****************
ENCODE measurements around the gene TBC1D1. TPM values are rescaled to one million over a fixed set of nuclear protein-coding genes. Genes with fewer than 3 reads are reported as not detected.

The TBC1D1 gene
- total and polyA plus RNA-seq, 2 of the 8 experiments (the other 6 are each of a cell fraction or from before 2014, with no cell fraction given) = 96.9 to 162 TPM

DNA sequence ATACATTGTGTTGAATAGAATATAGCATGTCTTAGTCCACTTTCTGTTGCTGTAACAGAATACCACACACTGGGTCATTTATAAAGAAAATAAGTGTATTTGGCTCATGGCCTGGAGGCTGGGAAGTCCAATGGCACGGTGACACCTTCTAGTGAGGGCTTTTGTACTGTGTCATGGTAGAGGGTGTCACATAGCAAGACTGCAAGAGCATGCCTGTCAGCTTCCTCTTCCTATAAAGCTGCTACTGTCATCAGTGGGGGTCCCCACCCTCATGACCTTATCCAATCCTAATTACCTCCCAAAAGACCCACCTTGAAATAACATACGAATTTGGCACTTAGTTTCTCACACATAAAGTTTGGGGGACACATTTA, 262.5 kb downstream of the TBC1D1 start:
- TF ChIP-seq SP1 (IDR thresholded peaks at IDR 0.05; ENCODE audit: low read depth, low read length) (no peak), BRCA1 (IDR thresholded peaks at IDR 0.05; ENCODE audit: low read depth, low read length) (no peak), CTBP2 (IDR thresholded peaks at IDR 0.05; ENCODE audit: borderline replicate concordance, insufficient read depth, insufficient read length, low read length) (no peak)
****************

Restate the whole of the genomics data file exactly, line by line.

ENCODE measurements around the gene TBC1D1. TPM values are rescaled to one million over a fixed set of nuclear protein-coding genes. Genes with fewer than 3 reads are reported as not detected.

The TBC1D1 gene
- total and polyA plus RNA-seq, 2 of the 8 experiments (the other 6 are each of a cell fraction or from before 2014, with no cell fraction given) = 96.9 to 162 TPM

DNA sequence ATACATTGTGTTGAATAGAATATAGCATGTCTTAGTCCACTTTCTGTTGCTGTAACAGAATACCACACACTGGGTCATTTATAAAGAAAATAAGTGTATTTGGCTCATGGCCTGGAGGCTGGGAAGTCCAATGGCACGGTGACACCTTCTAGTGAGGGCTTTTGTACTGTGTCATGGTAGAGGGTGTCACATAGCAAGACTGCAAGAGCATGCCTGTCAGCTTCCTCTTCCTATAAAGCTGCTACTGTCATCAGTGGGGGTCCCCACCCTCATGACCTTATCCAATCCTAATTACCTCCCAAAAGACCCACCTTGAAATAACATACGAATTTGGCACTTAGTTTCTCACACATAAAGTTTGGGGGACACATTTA, 262.5 kb downstream of the TBC1D1 start:
- TF ChIP-seq SP1 (IDR thresholded peaks at IDR 0.05; ENCODE audit: low read depth, low read length) (no peak), BRCA1 (IDR thresholded peaks at IDR 0.05; ENCODE audit: low read depth, low read length) (no peak), CTBP2 (IDR thresholded peaks at IDR 0.05; ENCODE audit: borderline replicate concordance, insufficient read depth, insufficient read length, low read length) (no peak)